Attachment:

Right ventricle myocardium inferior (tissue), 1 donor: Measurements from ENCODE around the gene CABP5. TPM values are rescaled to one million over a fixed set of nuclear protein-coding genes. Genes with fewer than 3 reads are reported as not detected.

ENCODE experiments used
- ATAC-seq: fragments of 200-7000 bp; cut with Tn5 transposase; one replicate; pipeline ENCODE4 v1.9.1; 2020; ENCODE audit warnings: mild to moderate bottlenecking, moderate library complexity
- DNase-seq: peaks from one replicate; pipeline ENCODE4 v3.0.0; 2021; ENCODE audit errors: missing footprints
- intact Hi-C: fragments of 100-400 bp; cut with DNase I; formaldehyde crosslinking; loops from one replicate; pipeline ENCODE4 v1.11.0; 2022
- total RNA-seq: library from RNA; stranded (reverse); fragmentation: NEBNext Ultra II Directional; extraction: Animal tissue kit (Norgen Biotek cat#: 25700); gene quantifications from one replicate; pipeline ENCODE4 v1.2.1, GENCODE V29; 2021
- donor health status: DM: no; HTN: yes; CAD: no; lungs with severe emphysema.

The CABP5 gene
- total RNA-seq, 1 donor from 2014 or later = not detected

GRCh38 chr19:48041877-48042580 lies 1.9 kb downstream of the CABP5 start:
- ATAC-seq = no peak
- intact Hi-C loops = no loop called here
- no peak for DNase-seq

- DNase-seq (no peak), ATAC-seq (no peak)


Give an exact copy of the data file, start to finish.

Right ventricle myocardium inferior (tissue), 1 donor: Measurements from ENCODE around the gene CABP5. TPM values are rescaled to one million over a fixed set of nuclear protein-coding genes. Genes with fewer than 3 reads are reported as not detected.

ENCODE experiments used
- ATAC-seq: fragments of 200-7000 bp; cut with Tn5 transposase; one replicate; pipeline ENCODE4 v1.9.1; 2020; ENCODE audit warnings: mild to moderate bottlenecking, moderate library complexity
- DNase-seq: peaks from one replicate; pipeline ENCODE4 v3.0.0; 2021; ENCODE audit errors: missing footprints
- intact Hi-C: fragments of 100-400 bp; cut with DNase I; formaldehyde crosslinking; loops from one replicate; pipeline ENCODE4 v1.11.0; 2022
- total RNA-seq: library from RNA; stranded (reverse); fragmentation: NEBNext Ultra II Directional; extraction: Animal tissue kit (Norgen Biotek cat#: 25700); gene quantifications from one replicate; pipeline ENCODE4 v1.2.1, GENCODE V29; 2021
- donor health status: DM: no; HTN: yes; CAD: no; lungs with severe emphysema.

The CABP5 gene
- total RNA-seq, 1 donor from 2014 or later = not detected

GRCh38 chr19:48041877-48042580 lies 1.9 kb downstream of the CABP5 start:
- ATAC-seq = no peak
- intact Hi-C loops = no loop called here
- no peak for DNase-seq

- DNase-seq (no peak), ATAC-seq (no peak)